Linked Questions

3 votes
2 answers
4k views

Alternative for "as high as" for an academic text [duplicate]

I am writing a scientific paper that was sent to a language revision (proofreading) service. Unfortunately, the whole process runs via a web portal so that it is not possible for me the reply to the ...
daniel.heydebreck's user avatar
-1 votes
4 answers
2k views

How to say something like "A is x times as much likely ..."? [duplicate]

How to accurately, unambiguously and concisely say something in the following cases: Case 1. The predictor is significant, with 1.5615 times as much likely to get higher scores when it is true. Case ...
colinfang's user avatar
12 votes
8 answers
28k views

Is "Four times more" grammatically correct? And, if so, what precisely does it mean?

I have 10 beans. Jim has four times more. Is this a valid sentence? And, if so, does it mean Jim has 40 or 50 beans?
Urbycoz's user avatar
  • 15.7k
0 votes
4 answers
3k views

B is 4, A is 10 times more, is A 44? [closed]

B is 4, A is 10 times more, is A 44? I am really confused by "times" and "more" or "better".
Steven's user avatar
  • 359
3 votes
2 answers
5k views

Usage of twice and two times with "size"

Below are taken from a grammar book. a) The Earth is about **four times as big as** the moon. = The Earth is about **four times bigger than** the moon. b) The Earth is about twice as big as ...
Grizzly's user avatar
  • 1,238
4 votes
2 answers
15k views

Twice as likely or twice more likely

Recently I read about a sentence on a test. "Men suffering anxiety are twice as likely to get cancer." I wonder if I can also use 'twice more likely' in the sentence. If not, please tell me why '...
Gloria's user avatar
  • 41
0 votes
1 answer
4k views

What is the best way to say "A is 4 times as large as B"? [closed]

In my paper I will use the phrase "A is 4 times as large as B" very often. I find this tedious. Is there some more elegant way to express the idea?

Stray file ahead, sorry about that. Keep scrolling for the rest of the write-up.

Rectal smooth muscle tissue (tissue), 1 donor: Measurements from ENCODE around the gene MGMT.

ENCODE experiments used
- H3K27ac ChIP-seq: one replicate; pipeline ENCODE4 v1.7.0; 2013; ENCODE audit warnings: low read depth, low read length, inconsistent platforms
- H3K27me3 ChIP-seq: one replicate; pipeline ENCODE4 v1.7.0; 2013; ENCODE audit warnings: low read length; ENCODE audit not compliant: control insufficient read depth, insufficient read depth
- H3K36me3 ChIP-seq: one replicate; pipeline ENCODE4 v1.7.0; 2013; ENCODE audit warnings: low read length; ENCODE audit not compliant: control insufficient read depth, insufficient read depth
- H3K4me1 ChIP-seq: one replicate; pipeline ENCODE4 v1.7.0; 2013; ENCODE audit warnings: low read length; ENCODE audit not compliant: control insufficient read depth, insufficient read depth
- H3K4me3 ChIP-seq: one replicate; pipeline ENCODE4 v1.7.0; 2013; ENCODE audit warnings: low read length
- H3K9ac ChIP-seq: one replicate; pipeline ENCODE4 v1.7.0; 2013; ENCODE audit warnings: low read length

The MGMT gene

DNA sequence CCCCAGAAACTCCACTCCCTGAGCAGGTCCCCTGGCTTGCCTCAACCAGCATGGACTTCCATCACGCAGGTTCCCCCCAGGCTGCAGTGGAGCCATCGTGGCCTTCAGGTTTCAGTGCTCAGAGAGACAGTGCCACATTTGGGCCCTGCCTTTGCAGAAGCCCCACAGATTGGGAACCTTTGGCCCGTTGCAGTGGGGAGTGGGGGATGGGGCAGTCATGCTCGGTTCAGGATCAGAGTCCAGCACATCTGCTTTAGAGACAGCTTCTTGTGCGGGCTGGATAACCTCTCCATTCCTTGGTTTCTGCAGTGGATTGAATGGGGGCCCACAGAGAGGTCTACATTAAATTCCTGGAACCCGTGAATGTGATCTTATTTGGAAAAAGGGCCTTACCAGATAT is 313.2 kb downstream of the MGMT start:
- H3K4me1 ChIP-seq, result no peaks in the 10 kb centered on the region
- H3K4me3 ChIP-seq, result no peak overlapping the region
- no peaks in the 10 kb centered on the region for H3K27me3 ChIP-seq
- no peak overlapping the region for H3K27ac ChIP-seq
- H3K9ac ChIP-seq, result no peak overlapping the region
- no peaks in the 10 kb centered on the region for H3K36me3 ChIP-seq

Zongyi Zhao's user avatar
1 vote
3 answers
2k views

Has the illogical "three times bigger" replaced "three times as big" in common usage?

If A is one time bigger than B, it is equal to 2B. So if A is three times bigger than B, it is equal to 4B. Yet I am seeing "two times bigger" to mean "twice as large" in more and more places. Any ...
Joel Orr's user avatar
1 vote
2 answers
2k views

A is 8 times older to B

A is 8 times older to B Does this mean (a) A's age = 8 * B's age or (b) A's age = A's age = 8 * B's age + B's age? Similarly what is the meaning of A is 8 times older than B?
Kiran's user avatar
  • 117
2 votes
2 answers
533 views

Do I replicate an experiment n times or n-1 times for a total of n experiments

I have an simulation I want to run a total of n times. (I defined the parameters of the simulation myself, so it's not something from someone else I am trying to duplicate.) Do I then say that I ...
cassava's user avatar
  • 133
1 vote
2 answers
233 views

“Have twice the” question

This is how I say it: “You have twice the experience I have” to me it feels right, but searching examples on the net, I don’t quite find a similar example. I could rephrase. I think these are safe: ...
AbsolutelyFreeWeb's user avatar
0 votes
1 answer
344 views

* times (adjective) than [duplicate]

I keep reading the phrase 10 times lighter than..... or similar. This quote is current: "Plastic containers are cheaper to make and 15 times lighter than glass ones, says Dairy Crest". This can not be ...
Christopher Brown's user avatar
0 votes
1 answer
261 views

When to use "than" and "of" in comparative sentences [duplicate]

The self-storage industry has three times the footprint than McDonald’s. Or: The self-storage industry has three times the footprint of McDonald’s.
paul's user avatar
  • 1
0 votes
2 answers
149 views

Sentence comparison

According to a survey of graduating medical students conducted by the Association of American Medical Colleges, minority graduates are nearly four times more likely than are other graduates in ...
Mengxuan Fu's user avatar